I've written before about negative portrayals of white male English teachers as sexual predators, and the reactions to them in the Korean media, as well as a comparison of media portrayals of western men and western women, with women invariably being portrayed as sex objects. How long this portrayal of western women has been going on, I'm not certain. Perhaps when Seo Jae-pil returned to Korea in 1896 with an American wife, people started getting ideas (his protege, Syngman Rhee, certainly followed in Seo's footsteps, and thinking of the opinion that "A Korean man dating a white woman is an indication of self-hatred" (from I'm no Picasso), I can only chuckle at the idea of a self-hating Syngman Rhee, first president of the ROK ).
Okay, it likely didn't start there, but what I did find interesting was, while searching through 1970s-era newspapers, I kept coming across pictures of foreign women in bikinis. Here are a few examples, with some translations:
"This summer’s fashion, hot pants. Hot pants are going to be exclusively popular with young, captivating, voluptuous girls."
[That one is amusing to read since it reads in hangeul as '핫팬티,' which sounds like 'hot pantie(s)' in English.]
"Holly Kimel (19), another pixie who appeared at Miami beach. Enrolled at Miami University, she sunbathes and swims in her spare time, playing the part of a model."
Liza Hart, whose hobby is boating, sunbathes sitting on a boat after a boat ride at Sorrento Beach in Australia. [AP]
“(I) enjoy the freezing sea”
"The voluptuous body of Debbie Pepper, enjoying the sun, sea and waves in below zero winter temperatures at a beach in Florida, USA. [UPI]"
That year’s Miss Paris.
Just in case you think they are all white women, that isn't the case:
Island beauty Jacqueline Simmons (22) sunbathes on a boat while wearing a cool bikini on the sea near Saint Thomas in the US Virgin Islands. [UPI]
Some of the photos come from places other than AP or UPI, however, and feature somewhat more 'local' girls:
"Bewitching female US soldier."
"Proud of her curvy measurements of 38-24-35, Female US sergeant Gale Jones (22) has a captivating figure. She is currently serving in the USAF at Osan AB. [Stars and Stripes]"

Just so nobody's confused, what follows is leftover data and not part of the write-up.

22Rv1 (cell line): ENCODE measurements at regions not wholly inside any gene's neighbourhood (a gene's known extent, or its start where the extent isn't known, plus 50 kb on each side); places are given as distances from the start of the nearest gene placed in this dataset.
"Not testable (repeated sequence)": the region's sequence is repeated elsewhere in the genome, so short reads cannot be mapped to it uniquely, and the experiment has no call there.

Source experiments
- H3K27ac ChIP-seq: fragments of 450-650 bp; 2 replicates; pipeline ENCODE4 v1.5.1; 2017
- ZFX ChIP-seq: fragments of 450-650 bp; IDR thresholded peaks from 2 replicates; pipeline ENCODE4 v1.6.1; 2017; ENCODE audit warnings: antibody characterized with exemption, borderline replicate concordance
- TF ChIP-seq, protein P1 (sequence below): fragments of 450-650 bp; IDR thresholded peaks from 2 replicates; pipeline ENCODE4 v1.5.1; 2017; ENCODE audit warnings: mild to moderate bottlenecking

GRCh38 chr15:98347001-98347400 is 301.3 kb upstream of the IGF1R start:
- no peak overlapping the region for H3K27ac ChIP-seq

"This captivating young woman is not an actress or model, but a soldier."
Now, compare this to Korean swimwear ten years later:
In fact, it could have been 20 years - or perhaps almost 30 years later, and you might have seen almost the same amount of skin.
This 1976 advertisement, showing a mother and daughter, show how far along the western beauty ideal had come by that point.
At any rate, I'm not sure when this practice of publishing photos of western women in bikinis started (all of those photos are from the Kyunghyang Sinmun - I didn't look through the Chosun Ilbo's archives, so I'm not sure when they started with their galleries of school girls), but it suffices to say that western women have been portrayed like this in newspapers here for at least three decades, and for most of that time Korean women were most certainly not seen scantily dressed in newspaper photos - and neither were western men. I can only imagine that portrayal of western women filtered into the culture in other ways (Hollywood movies, for instance, though really racy stuff would have been censored back in the day), and I don't think it's that difficult to start connecting the dots between this selective portrayal, the fact that only foreign women were used as models for lingerie (though this is apparently changing), and, "Are you Russian?" Still, there's an irony in the fact that the images published in these Korean newspapers (or the films showing western women as sex objects which might have been shown in Korean theatres) were made in the west (AP, UPI, Hollywood), so the west's own sexism (ie, in the Toronto Sun, the Sunshine Girl is on page 2, while the Sunshine Boy is buried somewhere in the back), has helped shape the Korean view of western women as well.